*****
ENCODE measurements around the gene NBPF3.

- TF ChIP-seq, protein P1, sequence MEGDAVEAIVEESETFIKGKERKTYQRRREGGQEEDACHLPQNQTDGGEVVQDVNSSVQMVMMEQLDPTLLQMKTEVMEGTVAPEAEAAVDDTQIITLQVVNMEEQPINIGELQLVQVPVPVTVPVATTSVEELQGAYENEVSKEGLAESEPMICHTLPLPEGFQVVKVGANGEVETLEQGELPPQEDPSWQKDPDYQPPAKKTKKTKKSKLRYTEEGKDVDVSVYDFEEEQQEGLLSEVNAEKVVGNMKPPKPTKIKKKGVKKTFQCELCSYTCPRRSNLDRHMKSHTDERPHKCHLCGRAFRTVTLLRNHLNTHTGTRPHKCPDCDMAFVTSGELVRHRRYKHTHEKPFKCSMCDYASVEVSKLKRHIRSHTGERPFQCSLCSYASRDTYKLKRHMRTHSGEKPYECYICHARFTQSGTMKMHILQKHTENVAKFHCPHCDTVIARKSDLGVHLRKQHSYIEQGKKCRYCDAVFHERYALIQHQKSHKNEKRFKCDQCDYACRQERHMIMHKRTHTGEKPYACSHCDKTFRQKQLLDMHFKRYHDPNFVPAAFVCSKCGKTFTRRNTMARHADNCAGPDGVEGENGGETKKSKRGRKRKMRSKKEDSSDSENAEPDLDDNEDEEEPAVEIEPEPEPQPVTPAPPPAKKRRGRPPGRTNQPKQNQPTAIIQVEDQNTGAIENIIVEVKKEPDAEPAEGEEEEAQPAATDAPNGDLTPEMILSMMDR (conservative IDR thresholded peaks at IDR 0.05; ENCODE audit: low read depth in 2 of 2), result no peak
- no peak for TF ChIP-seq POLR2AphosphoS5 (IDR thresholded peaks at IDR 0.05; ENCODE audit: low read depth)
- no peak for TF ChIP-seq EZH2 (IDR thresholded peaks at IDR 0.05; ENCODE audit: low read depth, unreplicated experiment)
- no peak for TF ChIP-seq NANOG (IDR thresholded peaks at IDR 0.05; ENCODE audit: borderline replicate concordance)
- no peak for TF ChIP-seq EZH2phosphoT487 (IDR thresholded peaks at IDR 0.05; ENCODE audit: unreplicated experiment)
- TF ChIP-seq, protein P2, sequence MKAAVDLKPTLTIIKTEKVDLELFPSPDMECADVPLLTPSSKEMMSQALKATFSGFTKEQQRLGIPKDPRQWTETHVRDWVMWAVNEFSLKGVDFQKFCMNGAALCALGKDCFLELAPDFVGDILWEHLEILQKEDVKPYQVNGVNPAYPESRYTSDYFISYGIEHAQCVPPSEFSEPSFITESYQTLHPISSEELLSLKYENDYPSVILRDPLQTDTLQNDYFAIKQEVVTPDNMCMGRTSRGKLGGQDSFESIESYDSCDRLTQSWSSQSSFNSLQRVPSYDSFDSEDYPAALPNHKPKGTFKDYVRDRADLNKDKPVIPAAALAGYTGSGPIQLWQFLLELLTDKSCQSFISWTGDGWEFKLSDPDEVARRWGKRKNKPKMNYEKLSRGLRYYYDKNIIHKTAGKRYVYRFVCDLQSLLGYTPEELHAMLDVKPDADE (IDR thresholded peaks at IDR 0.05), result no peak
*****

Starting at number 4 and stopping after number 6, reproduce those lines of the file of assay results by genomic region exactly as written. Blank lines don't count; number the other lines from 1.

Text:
- no peak for TF ChIP-seq EZH2 (IDR thresholded peaks at IDR 0.05; ENCODE audit: low read depth, unreplicated experiment)
- no peak for TF ChIP-seq NANOG (IDR thresholded peaks at IDR 0.05; ENCODE audit: borderline replicate concordance)
- no peak for TF ChIP-seq EZH2phosphoT487 (IDR thresholded peaks at IDR 0.05; ENCODE audit: unreplicated experiment)